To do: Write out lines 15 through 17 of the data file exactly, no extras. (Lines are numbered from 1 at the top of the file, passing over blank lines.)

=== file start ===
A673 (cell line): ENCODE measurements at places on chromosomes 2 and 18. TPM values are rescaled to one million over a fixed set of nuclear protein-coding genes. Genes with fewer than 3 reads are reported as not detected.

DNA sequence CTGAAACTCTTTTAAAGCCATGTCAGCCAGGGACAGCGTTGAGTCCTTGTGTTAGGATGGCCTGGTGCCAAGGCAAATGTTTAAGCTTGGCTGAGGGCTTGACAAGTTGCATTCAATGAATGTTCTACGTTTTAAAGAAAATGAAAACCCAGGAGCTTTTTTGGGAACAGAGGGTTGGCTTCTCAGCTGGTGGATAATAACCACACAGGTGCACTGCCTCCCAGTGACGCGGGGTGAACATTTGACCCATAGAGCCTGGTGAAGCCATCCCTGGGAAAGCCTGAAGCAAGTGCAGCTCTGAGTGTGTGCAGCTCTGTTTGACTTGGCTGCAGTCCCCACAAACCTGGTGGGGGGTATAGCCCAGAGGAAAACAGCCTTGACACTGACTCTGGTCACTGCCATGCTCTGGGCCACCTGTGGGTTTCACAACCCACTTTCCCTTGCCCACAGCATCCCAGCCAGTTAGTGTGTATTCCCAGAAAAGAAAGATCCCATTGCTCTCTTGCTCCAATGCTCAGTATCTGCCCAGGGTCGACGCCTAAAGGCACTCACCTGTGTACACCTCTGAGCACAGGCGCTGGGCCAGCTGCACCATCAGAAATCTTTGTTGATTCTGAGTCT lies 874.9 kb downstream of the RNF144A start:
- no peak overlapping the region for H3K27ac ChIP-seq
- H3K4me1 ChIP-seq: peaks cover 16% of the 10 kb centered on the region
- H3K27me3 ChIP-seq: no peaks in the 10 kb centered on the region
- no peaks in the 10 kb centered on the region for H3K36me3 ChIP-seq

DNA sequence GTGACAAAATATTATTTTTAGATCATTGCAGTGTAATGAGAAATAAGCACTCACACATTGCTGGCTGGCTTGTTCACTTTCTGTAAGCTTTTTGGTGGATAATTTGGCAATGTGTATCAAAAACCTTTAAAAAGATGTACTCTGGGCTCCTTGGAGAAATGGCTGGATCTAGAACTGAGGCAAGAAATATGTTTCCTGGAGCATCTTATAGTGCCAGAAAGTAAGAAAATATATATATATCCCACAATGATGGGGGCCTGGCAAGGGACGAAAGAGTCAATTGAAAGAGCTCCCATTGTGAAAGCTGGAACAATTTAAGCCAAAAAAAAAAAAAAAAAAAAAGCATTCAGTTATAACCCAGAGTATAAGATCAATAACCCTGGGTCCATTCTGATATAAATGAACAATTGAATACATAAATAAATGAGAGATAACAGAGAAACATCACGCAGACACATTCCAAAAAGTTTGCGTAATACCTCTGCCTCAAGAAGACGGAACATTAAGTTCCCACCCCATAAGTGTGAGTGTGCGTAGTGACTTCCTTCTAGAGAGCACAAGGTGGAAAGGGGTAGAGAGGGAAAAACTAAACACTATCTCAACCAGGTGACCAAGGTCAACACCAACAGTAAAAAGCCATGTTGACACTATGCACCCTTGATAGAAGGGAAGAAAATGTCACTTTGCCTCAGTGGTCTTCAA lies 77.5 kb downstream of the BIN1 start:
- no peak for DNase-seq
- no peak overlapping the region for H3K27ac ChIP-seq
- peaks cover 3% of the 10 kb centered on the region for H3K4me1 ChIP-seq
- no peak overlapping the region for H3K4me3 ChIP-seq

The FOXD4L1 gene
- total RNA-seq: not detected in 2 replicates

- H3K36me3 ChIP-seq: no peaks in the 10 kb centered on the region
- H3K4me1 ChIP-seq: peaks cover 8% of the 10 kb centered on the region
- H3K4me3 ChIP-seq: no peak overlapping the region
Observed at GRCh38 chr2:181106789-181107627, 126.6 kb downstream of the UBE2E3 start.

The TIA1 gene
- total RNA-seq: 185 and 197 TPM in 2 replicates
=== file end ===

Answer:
- H3K4me1 ChIP-seq: peaks cover 8% of the 10 kb centered on the region
- H3K4me3 ChIP-seq: no peak overlapping the region
Observed at GRCh38 chr2:181106789-181107627, 126.6 kb downstream of the UBE2E3 start.